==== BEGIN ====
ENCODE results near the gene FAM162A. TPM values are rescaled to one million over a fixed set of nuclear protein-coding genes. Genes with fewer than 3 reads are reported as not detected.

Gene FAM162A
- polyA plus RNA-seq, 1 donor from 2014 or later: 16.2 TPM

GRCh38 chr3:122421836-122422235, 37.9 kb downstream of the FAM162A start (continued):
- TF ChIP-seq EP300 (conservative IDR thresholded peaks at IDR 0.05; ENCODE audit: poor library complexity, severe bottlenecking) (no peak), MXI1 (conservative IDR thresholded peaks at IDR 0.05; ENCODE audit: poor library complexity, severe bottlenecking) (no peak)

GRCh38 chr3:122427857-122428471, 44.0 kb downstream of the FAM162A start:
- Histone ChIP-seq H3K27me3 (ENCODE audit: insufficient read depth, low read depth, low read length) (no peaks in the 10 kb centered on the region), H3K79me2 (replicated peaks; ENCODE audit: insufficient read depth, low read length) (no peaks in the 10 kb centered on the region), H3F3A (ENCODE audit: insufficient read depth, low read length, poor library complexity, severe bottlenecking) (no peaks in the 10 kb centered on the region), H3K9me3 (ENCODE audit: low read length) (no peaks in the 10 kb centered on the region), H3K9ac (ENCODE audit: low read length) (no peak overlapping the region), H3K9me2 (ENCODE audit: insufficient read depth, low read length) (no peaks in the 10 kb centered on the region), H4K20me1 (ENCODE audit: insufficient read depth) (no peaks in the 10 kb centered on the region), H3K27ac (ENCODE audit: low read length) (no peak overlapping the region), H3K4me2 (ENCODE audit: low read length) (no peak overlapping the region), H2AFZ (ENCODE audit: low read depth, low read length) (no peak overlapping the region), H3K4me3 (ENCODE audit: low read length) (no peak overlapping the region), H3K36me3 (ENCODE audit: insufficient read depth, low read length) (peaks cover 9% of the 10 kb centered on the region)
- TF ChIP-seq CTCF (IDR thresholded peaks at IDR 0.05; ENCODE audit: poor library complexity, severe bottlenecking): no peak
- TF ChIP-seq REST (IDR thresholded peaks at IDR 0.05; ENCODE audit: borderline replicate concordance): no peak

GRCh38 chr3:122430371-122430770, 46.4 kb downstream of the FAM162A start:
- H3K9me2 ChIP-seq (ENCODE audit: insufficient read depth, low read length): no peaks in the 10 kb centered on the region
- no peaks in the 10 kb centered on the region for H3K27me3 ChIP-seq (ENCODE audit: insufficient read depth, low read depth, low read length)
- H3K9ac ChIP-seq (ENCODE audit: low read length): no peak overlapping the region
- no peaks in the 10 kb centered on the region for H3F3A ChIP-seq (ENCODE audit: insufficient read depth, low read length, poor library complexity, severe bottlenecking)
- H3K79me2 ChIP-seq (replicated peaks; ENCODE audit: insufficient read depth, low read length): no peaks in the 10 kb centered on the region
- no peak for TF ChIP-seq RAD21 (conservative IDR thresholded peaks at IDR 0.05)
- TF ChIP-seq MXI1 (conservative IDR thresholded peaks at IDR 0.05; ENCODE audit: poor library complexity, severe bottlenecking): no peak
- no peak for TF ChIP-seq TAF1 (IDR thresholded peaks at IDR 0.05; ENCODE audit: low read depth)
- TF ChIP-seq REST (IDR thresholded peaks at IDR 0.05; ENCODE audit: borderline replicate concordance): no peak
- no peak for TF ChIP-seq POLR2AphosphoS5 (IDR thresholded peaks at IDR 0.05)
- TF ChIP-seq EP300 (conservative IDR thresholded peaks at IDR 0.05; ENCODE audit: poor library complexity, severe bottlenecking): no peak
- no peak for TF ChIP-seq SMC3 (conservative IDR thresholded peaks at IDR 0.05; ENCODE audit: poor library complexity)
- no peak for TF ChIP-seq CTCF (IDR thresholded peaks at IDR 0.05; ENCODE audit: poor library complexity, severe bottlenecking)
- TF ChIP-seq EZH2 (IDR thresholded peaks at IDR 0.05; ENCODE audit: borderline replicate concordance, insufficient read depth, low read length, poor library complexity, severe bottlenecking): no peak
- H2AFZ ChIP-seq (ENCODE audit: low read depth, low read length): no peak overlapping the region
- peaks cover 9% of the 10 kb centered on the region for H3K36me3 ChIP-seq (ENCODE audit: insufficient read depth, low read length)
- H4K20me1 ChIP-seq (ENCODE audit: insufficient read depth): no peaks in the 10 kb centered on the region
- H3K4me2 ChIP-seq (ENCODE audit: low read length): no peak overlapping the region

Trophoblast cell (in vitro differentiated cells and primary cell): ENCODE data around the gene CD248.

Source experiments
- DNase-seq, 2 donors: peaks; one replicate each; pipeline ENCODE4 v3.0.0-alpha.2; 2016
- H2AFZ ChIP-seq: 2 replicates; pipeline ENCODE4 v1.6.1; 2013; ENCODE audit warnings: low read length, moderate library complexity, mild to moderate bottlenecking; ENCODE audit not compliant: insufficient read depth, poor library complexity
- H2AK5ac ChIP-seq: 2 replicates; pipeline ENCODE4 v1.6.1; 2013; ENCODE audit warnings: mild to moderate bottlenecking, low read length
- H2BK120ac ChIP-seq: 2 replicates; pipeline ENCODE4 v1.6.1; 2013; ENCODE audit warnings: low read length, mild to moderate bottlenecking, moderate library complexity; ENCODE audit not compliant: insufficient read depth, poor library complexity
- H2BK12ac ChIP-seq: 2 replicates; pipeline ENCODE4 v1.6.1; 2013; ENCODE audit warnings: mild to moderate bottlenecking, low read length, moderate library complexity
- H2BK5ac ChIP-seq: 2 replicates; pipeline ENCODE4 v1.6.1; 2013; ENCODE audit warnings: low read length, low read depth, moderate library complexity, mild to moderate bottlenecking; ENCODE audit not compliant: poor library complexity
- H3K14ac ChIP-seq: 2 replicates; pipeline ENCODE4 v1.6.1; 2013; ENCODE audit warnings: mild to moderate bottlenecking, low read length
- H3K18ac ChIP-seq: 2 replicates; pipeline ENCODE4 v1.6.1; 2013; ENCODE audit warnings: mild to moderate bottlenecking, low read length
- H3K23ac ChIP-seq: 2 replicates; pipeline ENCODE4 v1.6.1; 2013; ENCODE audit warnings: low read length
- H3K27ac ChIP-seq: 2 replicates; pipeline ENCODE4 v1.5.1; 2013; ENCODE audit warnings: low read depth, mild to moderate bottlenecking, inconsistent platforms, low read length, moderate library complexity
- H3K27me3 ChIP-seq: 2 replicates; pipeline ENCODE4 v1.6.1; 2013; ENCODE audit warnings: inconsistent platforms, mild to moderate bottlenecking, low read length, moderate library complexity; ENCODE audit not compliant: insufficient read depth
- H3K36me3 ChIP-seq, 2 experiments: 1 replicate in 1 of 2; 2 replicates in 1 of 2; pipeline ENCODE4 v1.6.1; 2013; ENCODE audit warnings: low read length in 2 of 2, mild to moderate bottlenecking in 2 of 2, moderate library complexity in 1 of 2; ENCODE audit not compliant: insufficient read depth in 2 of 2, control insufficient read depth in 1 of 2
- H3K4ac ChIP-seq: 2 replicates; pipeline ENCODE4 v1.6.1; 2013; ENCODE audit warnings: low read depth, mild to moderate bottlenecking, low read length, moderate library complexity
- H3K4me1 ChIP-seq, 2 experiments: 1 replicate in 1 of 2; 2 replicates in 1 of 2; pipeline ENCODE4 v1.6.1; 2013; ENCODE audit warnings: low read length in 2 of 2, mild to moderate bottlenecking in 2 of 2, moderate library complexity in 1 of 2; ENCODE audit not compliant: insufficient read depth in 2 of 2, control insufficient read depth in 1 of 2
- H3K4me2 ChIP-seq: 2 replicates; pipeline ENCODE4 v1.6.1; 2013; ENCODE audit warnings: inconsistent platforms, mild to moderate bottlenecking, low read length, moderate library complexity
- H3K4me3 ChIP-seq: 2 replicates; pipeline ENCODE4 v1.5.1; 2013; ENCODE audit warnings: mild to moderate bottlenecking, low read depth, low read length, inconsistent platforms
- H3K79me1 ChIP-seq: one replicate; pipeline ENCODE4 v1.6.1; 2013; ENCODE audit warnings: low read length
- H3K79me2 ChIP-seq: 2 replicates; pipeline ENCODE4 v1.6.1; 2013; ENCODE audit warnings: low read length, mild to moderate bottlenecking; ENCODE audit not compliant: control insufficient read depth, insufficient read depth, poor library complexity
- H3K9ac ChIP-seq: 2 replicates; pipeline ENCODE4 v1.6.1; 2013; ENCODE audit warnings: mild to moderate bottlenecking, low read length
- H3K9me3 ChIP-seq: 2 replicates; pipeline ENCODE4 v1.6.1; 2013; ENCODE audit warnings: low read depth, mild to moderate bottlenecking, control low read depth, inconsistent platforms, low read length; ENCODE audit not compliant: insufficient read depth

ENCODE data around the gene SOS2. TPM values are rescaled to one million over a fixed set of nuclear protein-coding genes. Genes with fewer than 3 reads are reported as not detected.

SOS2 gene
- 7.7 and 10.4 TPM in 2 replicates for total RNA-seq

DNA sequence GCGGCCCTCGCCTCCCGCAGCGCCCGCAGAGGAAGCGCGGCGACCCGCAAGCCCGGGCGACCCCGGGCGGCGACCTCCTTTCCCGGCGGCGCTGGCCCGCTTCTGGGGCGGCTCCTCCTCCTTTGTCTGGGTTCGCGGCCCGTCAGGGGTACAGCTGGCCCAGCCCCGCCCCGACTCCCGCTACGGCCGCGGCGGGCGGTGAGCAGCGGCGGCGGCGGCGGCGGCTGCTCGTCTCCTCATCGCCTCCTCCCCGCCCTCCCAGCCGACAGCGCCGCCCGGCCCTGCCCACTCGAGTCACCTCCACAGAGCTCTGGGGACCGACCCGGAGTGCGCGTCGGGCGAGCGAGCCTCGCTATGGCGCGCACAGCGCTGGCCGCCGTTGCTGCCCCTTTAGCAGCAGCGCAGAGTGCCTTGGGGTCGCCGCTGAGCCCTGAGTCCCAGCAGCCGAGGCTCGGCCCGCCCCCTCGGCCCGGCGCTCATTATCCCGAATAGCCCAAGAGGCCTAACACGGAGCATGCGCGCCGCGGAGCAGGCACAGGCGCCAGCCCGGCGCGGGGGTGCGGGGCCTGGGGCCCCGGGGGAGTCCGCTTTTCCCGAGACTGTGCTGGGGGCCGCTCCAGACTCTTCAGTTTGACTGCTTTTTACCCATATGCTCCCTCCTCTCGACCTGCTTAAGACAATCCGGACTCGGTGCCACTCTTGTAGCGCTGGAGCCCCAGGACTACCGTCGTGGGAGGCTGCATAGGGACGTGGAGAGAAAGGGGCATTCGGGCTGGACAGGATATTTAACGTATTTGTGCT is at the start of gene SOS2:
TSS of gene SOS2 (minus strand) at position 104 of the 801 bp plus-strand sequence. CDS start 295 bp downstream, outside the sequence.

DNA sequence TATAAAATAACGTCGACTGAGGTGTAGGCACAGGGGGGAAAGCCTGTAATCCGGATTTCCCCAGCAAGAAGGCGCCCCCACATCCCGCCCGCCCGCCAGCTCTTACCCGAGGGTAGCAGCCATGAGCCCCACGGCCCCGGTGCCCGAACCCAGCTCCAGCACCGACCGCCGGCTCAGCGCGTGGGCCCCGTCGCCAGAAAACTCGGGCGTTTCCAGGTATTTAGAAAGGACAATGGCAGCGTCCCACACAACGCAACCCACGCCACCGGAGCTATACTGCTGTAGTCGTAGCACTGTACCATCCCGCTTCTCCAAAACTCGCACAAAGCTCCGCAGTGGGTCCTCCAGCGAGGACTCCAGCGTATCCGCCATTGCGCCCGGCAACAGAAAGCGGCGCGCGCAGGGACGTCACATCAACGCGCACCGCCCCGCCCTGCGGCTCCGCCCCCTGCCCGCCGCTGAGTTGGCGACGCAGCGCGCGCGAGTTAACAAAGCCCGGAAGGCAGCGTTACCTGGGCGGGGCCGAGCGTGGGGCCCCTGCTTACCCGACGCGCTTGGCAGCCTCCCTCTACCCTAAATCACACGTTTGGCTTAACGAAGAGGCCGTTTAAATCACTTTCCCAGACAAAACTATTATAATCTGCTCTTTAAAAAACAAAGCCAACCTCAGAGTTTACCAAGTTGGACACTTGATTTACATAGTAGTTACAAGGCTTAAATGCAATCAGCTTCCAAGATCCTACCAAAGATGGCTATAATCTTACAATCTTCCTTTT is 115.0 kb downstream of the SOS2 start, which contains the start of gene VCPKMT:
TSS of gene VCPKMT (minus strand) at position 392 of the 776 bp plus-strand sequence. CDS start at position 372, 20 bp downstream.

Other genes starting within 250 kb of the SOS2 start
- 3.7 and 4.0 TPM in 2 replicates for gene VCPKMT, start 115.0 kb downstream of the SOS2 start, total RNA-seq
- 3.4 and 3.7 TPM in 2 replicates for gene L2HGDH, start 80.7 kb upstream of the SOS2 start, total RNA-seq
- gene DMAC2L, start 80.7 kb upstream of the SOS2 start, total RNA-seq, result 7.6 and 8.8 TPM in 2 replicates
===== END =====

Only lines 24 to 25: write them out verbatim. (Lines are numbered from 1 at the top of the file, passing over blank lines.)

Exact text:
- TF ChIP-seq EZH2 (IDR thresholded peaks at IDR 0.05; ENCODE audit: borderline replicate concordance, insufficient read depth, low read length, poor library complexity, severe bottlenecking): no peak
- H2AFZ ChIP-seq (ENCODE audit: low read depth, low read length): no peak overlapping the region